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A randomised trial of cell therapy for opportunistic infection after allogeneic stem cell transplant

University of Sydney

  • Cell and Gene Therapy Grants
Chief Investigator/s:
  • Professor David Gottlieb

Bone marrow transplants (also known as blood stem cell or stem cell transplants) are the only way to cure the worst types of leukaemia and lymphoma in adults and children.

Patients undergoing bone marrow transplant often die of infection rather than the disease for which the transplant was performed because for a year or more after the transplant, the patient’s new immune system is immature and does not function properly.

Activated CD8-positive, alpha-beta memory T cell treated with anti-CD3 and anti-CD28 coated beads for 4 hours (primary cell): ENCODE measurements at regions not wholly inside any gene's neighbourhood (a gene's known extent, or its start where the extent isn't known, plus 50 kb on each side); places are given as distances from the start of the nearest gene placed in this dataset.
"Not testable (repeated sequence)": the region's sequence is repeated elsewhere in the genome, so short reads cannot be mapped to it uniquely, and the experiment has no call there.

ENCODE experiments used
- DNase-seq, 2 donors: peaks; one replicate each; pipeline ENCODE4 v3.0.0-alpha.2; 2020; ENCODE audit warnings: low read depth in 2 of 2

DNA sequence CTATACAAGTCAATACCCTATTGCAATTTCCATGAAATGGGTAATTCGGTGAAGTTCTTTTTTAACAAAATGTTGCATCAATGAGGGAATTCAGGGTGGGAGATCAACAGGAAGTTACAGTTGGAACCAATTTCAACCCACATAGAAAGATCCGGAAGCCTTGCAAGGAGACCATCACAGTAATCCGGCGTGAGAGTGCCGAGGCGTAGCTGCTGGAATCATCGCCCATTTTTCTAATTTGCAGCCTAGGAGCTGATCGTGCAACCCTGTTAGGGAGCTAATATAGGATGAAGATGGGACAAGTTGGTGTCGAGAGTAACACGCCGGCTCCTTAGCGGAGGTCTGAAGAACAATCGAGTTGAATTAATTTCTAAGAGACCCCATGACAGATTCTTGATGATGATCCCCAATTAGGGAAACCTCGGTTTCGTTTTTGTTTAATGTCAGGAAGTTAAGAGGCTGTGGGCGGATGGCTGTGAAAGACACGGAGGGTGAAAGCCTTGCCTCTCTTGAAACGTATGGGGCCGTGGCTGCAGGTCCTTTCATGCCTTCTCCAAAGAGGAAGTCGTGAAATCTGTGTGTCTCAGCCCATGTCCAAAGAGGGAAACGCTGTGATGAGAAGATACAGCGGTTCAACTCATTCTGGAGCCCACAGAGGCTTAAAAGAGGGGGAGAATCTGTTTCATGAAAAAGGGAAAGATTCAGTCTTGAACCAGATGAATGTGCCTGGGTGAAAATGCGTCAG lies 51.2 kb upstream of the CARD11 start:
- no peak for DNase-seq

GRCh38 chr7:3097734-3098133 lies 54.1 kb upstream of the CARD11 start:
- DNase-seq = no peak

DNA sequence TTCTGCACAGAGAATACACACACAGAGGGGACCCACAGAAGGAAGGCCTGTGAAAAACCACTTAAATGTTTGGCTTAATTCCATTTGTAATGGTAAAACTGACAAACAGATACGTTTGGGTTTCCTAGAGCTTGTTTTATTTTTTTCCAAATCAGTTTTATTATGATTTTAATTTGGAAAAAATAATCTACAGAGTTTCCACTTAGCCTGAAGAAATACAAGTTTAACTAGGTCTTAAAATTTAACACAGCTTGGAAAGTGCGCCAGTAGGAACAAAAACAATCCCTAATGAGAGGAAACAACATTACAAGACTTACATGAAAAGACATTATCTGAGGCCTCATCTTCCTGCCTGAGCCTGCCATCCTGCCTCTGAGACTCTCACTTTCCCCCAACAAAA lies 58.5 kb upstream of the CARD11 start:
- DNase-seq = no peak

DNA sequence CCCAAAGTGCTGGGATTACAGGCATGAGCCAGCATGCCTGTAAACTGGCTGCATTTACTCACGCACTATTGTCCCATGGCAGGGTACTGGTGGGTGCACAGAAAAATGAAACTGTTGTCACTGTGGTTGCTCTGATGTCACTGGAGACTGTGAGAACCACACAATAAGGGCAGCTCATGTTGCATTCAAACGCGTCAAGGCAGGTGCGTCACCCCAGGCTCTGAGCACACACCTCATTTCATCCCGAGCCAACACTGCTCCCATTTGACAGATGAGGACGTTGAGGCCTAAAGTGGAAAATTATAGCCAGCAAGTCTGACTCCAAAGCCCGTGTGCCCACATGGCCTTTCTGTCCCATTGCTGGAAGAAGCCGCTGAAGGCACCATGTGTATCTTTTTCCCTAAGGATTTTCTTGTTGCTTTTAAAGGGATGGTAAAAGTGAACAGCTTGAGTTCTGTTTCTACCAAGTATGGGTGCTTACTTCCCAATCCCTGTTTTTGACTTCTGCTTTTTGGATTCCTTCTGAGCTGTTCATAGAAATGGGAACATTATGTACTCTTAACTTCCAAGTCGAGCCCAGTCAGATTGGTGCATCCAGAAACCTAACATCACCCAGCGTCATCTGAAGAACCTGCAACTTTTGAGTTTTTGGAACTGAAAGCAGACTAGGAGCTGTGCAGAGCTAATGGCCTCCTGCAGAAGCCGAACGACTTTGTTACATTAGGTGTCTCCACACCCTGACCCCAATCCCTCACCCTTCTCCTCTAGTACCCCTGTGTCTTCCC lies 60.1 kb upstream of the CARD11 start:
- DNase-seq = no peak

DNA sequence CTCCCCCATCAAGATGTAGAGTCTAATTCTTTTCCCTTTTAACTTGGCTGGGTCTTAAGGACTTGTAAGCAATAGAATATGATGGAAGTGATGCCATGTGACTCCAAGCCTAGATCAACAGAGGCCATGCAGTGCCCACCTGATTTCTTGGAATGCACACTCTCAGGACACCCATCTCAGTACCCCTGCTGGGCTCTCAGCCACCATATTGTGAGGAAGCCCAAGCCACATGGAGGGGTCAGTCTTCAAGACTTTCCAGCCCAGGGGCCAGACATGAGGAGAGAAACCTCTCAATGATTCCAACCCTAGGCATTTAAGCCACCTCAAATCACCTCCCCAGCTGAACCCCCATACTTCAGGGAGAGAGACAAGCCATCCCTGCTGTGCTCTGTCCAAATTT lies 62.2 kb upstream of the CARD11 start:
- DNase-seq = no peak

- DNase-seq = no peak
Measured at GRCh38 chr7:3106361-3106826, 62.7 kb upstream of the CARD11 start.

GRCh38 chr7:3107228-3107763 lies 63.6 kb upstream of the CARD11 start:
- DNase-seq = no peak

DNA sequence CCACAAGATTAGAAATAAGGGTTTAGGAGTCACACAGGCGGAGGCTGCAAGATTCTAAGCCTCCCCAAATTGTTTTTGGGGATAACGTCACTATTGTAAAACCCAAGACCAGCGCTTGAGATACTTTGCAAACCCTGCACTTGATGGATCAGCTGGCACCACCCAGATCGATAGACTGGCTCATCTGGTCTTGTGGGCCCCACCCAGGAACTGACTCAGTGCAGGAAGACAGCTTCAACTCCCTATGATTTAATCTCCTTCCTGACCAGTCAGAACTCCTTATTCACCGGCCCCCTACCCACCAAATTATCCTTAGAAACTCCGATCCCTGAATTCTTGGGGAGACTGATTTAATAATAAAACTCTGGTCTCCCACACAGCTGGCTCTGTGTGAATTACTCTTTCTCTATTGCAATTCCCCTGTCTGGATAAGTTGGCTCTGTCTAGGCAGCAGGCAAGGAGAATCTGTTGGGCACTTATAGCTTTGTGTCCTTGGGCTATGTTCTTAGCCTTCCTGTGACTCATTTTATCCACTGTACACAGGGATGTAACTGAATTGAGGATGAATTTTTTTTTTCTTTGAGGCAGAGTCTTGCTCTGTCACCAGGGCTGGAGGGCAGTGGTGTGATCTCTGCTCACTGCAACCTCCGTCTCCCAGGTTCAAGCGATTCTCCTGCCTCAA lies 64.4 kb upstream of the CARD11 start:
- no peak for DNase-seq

Cell therapy involves growing infection and malignancy fighting cells called T-cells in the laboratory, training them to recognize infection and disease, and then giving them to patients soon after the transplant. The idea is to make the patient’s immune system functional and strong soon after transplant and to avoid the period when the patient is most vulnerable to dying.

The proposed clinical trial will test the theory that adding cell therapy to standard antibiotic treatment for infection in patients after bone marrow transplant will improve the immune system leading to better control of serious infections, less serious illness and fewer deaths.